SAN DIEGO (GenomeWeb) – RNA sequencing can help improve the diagnostic rate of exome and genome sequencing-based tests for genetic disease, according to a new study presented at the American Society for Human Genetics' annual meeting here this week.
Despite the success of exome and genome sequencing to uncover the molecular cause of genetic disorders, laboratories have reported diagnostic rates ranging from 25 to 50 percent, leaving the majority of cases unsolved, David Murdock, assistant director of the clinical lab at Baylor College of Medicine's Human Genome Sequencing Center, said in a presentation.
As part of the National Institutes of Health's Undiagnosed Diseases Network, Murdock said, he and others wanted to see whether RNA sequencing could help solve some of the cases that were initially negative.
As a first step, the group analyzed gene expression levels of known disease genes in controls to determine whether looking for expression of these genes in blood and fibroblasts would be sufficient.
Next, they analyzed 66 cases via a targeted RNA-seq panel that focused on genes associated with 165 previously identified variants whose effect was unknown. Around 60 percent of those variants were intronic or deep intronic and were thought to impact splicing; 24 percent were null variants; 10 percent were missense variants; and 6 percent were other types of variants, including synonymous ones.
RNA sequencing strongly contributed to the diagnosis in 14 cases, or 21 percent, Murdock said. It was also important for ruling out variants as pathogenic. Specifically, RNA-seq was able to rule out 42 percent of the previously identified variants, including 90 percent of the intronic and deep intronic variants, for which it indicated that they had no effect on splicing.
Notably, RNA-seq found that 60 percent of the synonymous variants did affect splicing, which is important because "it's difficult to ascribe these to pathogenicity," he said.
RNA sequencing solved the most cases — a total of eight — in individuals who had a neurological disorder, demonstrating that despite not analyzing the affected tissue, RNA-seq could still be informative.
Murdock described a specific example, a case of a three-year-old girl with developmental delay, dysmorphic features, and cardiac defects. Her phenotype resembled Kabuki syndrome, but clinical trio exome sequencing had been negative prior to enrolling in the Undiagnosed Diseases Network. After she enrolled, the researchers first analyzed the previous sequencing data and identified a de novo deep intronic variant. Although in silico algorithms predicted that the variant could have an impact on splicing, there was not hard evidence to call it as anything other than a variant of unknown significance. The variant was also in a gene for which other de novo variants have been shown to be associated with a Kabuki-like syndrome. RNA sequencing found that the variant created a new splicing site that was not present in controls. Murdock said that although the overall expression level did not change, one theory is that the "abnormal protein may not function correctly." Additional work needs to confirm that, he said, but "we think this contributes to the diagnosis."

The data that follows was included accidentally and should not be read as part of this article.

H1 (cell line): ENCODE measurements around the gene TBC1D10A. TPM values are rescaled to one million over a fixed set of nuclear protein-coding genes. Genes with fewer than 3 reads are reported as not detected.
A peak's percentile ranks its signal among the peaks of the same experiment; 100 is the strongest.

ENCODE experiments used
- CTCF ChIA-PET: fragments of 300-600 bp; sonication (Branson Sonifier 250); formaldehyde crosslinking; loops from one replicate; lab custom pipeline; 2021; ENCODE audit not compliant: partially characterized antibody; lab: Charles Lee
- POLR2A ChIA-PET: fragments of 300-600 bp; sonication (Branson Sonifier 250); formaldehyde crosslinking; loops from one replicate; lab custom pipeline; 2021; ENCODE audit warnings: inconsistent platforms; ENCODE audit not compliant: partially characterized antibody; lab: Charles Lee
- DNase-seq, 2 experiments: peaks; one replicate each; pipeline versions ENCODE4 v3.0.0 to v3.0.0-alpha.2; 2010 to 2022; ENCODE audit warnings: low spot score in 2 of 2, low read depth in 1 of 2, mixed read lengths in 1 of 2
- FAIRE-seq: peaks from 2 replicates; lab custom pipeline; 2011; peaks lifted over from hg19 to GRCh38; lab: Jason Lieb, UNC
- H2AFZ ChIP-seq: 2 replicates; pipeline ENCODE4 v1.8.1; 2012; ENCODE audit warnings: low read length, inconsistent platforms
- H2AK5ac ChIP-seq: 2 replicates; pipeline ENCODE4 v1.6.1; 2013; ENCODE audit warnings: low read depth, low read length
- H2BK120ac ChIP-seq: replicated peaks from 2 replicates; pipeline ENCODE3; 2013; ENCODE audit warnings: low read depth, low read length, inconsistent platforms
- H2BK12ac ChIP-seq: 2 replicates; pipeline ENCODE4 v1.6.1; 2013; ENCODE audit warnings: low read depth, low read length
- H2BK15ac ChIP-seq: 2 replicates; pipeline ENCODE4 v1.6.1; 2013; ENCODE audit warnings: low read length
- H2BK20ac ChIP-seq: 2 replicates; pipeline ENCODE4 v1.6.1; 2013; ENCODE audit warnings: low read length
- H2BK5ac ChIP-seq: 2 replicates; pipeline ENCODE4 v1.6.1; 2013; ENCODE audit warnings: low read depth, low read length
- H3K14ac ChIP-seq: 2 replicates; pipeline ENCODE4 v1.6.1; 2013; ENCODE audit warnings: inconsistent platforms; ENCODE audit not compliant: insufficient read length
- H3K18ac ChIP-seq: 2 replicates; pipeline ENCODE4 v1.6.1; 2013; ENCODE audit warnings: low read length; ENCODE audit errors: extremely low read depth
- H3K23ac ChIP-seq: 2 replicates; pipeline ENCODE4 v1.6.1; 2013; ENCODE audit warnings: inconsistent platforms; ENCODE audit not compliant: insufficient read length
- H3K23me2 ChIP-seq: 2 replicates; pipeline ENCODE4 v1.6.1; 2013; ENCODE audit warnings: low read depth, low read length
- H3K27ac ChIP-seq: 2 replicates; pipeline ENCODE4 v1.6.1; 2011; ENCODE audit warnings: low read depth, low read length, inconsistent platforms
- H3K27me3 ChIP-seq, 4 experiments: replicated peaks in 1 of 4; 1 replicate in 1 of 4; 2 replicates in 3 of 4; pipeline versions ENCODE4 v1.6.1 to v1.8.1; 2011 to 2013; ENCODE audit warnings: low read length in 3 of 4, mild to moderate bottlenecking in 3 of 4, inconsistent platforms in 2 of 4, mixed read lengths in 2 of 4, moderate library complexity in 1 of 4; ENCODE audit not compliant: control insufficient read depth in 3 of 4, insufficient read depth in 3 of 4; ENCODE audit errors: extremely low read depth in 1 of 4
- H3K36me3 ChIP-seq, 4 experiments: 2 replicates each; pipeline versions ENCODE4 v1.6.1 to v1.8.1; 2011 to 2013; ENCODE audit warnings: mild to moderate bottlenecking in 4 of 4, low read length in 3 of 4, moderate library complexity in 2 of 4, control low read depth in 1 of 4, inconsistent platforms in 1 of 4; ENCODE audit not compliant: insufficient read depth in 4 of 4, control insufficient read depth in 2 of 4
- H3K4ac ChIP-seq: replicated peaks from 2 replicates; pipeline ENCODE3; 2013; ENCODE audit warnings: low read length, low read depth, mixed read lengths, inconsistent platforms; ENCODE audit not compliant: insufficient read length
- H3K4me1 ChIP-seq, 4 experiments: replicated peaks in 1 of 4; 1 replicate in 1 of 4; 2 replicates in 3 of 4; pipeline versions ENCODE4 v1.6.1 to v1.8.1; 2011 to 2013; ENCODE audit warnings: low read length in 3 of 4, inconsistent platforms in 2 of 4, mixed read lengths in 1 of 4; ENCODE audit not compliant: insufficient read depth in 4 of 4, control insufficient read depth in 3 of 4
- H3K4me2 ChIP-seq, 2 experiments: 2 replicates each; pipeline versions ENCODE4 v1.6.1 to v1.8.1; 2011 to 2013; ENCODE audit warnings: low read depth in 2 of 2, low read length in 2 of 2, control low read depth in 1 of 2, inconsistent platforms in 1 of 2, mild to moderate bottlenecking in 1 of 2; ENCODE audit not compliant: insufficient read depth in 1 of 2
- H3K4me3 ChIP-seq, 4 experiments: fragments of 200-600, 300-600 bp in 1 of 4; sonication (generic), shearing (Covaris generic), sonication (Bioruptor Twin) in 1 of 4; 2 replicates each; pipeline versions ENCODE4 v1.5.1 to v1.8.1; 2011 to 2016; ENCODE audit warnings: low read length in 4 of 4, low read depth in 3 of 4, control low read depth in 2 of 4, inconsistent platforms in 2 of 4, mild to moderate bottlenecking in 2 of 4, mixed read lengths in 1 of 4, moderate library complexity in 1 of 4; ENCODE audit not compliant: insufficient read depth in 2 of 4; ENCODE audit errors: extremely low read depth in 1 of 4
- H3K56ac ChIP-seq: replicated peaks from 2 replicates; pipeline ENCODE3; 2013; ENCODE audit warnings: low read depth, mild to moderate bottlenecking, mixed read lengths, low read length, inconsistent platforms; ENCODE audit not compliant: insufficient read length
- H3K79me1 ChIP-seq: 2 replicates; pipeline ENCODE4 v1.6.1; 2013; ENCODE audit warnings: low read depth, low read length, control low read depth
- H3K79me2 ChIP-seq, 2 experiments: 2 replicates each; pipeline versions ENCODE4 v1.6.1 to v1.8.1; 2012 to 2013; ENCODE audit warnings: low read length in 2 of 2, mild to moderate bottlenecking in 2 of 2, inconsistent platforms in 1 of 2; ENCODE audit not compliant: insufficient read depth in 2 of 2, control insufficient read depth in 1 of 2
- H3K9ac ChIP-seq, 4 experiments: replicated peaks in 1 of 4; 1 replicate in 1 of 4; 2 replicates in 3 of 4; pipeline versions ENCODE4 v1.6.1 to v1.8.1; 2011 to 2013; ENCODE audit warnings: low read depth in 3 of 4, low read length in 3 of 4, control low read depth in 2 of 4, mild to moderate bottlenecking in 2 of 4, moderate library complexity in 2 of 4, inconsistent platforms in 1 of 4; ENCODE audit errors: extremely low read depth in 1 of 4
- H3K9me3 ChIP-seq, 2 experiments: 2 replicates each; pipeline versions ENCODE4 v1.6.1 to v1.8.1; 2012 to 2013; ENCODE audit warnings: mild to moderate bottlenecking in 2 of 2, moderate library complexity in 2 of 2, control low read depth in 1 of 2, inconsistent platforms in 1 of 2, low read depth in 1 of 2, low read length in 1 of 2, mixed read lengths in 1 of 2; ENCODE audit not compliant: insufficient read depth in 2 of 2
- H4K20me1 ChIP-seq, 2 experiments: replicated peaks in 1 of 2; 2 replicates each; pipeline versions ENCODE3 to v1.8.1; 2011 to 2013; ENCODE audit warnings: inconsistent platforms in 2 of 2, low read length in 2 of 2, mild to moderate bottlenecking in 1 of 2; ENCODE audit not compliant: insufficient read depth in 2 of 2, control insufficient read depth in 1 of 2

Murdock added that while the targeted RNA-seq approach helped improve the diagnostic rate, there were still a number of challenges. Most notably, gene expression is often tissue specific, so although blood can act as a good proxy, some genes are not expressed at high enough levels to detect them. In addition, "better tools are needed for a transcriptome-wide approach," he said, since this study evaluated just variants that had previously been identified.
Nonetheless, he said, the study "supports the inclusion of RNA-seq in genetic workups." This would be particularly important as more diagnostic sequencing protocols are transitioning from exome to whole-genome sequencing, where more noncoding variants with unknown functions will be identified. He added that it would also be important for groups like the American College of Medical Genetics and Genomics to develop guidelines for interpreting variants from RNA-seq data.
In another presentation at ASHG, Samya Chakravorty said that his team at Emory University tested the ability of RNA sequencing to aid with the diagnosis of patients suspected to have a muscular dystrophy known as dysferlinopathy. The disorder is often undiagnosed because it has phenotypes that are similar to other myopathies. A precise molecular diagnosis is important for this disorder, he said, because there are biomarker-based clinical trials.
Chakravorty's group first used a blood monocyte assay to test for the dysferlin protein in 350 individuals suspected of having the disorder, followed by RNA sequencing and a 35-gene panel.
RNA sequencing helped improve the diagnostic rate from 37 percent to 80 percent for the 350 patients. In addition, RNA sequencing helped clarify cases for which variants of unknown significance were identified.
In particular, Chakravorty said, RNA sequencing helps to understand important gene domains that harbor variants that are used to stratify patient into clinical trials. In addition, there is evidence that some cases of dysferlinopathy may be impacted by variants in genes other than the known disease gene DYSF. For instance, Chakravorty's team found a variant in the gene MYH2 in one individual with rapid disease progression. "We're doing more functional studies to tease this apart," he said.